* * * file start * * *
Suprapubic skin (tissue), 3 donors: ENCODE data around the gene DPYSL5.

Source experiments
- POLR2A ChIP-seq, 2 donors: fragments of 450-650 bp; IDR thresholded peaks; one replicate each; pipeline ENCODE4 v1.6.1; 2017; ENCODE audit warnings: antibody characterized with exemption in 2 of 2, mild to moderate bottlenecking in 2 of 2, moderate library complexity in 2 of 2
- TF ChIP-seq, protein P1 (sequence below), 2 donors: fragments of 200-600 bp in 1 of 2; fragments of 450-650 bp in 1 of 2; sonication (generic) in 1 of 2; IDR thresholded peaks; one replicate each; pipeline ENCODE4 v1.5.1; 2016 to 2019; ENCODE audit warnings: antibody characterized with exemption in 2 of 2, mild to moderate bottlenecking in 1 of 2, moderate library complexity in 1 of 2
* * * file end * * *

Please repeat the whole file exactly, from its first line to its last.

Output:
Suprapubic skin (tissue), 3 donors: ENCODE data around the gene DPYSL5.

Source experiments
- POLR2A ChIP-seq, 2 donors: fragments of 450-650 bp; IDR thresholded peaks; one replicate each; pipeline ENCODE4 v1.6.1; 2017; ENCODE audit warnings: antibody characterized with exemption in 2 of 2, mild to moderate bottlenecking in 2 of 2, moderate library complexity in 2 of 2
- TF ChIP-seq, protein P1 (sequence below), 2 donors: fragments of 200-600 bp in 1 of 2; fragments of 450-650 bp in 1 of 2; sonication (generic) in 1 of 2; IDR thresholded peaks; one replicate each; pipeline ENCODE4 v1.5.1; 2016 to 2019; ENCODE audit warnings: antibody characterized with exemption in 2 of 2, mild to moderate bottlenecking in 1 of 2, moderate library complexity in 1 of 2